OpenRAMAN Spectrometer Efficiency
I recently had the occasion to measure the efficiency of the spectrometer part of the OpenRAMAN setup using a calibrated powermeter (Thorlabs PM100D) at the office and I’m therefore taking the occasion to create a short post on the subject.
The spectrometer I tested was actually an adapted version of OpenRAMAN designed to work at slightly higher wavelengths, in the red region. The grating and lenses were optimized for the new wavelength ranges as well as the angle of the grating that is more pronounced than on OpenRAMAN. I experimentally measured an efficiency of 45% from the slit to the camera sensor plane on that modified setup. This includes the grating efficiency and the optic transmission. Although the setup that I tested is not exactly the same, I’m expecting that OpenRAMAN should have a very similar efficiency as I only made small changes between the two setups.
The measurement itself is relatively simple and you can easily reproduce it using an amplified photodiode such as the one I presented on the partner website. The results will not be calibrated in mW but as you only need a ratio between input and output power, it should be fine enough. Also, since we are expecting efficiency on the order of 50%, linearity of the response of the amplifier circuit is not an issue as long as you use the same amplification settings on the driver circuit. You will have to put the photodiode just behind the slit (input power) and then at the sensor plane of the camera (output power – you will have to remove the camera from the objective). Efficiency will be given by the ratio between output and input power.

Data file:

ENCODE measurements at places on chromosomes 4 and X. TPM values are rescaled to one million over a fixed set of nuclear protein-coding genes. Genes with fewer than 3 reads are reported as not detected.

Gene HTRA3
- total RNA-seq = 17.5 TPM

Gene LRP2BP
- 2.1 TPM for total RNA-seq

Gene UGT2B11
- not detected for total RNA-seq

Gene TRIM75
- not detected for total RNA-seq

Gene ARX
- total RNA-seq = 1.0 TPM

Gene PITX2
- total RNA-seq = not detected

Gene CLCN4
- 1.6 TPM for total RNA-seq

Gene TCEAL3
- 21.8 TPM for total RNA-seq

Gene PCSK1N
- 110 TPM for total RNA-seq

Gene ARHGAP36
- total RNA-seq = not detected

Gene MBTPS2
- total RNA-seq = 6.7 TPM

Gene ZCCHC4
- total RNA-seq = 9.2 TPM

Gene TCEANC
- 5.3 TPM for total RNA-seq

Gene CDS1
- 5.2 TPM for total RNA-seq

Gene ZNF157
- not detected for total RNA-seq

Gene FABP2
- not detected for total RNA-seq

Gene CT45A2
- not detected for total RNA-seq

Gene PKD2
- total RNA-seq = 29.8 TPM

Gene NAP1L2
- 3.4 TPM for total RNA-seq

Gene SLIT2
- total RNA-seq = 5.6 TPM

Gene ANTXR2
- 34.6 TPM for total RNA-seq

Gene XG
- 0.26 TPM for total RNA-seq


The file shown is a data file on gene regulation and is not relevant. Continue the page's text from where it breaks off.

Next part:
Concerning the light source, you will have to use a laser, preferably coupled to a small-core fiber, as you will need the source to be both powerful and monochromatic. Monochromatic light is preferred because if you use a broadband source it may spread beyond the diameter of the measurement probe and you will lose light. The small-core fiber is to avoid losing too much light on the slit as it is relatively narrow (about 10-15 µm in our setup). At the office I used an expensive red laser that felt just in the measurement range but we don’t have that kind of possibility here. Eventually you could use a red HeNe (632.8 nm) laser if you have one available but it is not common in an amateur lab. What you can still do is to use your green excitation laser (532 nm) and tilt the grating to slightly alter the wavelength range of the instrument. Ideally, the laser should be relatively centred on the camera. Note that it is extremely important that you remove the camera when doing this as exposing the camera sensor to focalized laser light may cause irreversible damage to the sensor!
One last thing that you should pay attention to is to reduce the effective numerical aperture of the input beam. If you simply connect your fiber to the spectrometer, you will measure a very low efficiency that is actually biased by your coupling efficiency from a very large-NA fiber (typically from 0.22 to 0.5) to your moderate-NA spectrometer (0.1 in our setup). Coupling efficiency will decrease as the square of the ratio between the spectrometer NA and the fiber NA. One way to avoid this is to use a 4f relay system with an aperture stop designed to reduce the numerical aperture well below the spectrometer acceptance angle. For example, if you use two 50 mm lenses for the relay system, you will have to use an iris of less than 10 mm diameter (half of that to be safe). I recommend performing the experiment at various decreasing apertures until the values settles within a few percent. This is exactly what I did at the office btw 🙂
This is all for today! I would like to give a big thanks to James who has supported this post through Patreon. If you’d like to support me too and get credits as well as many other stuff, consider donating 🙂 You can make the difference!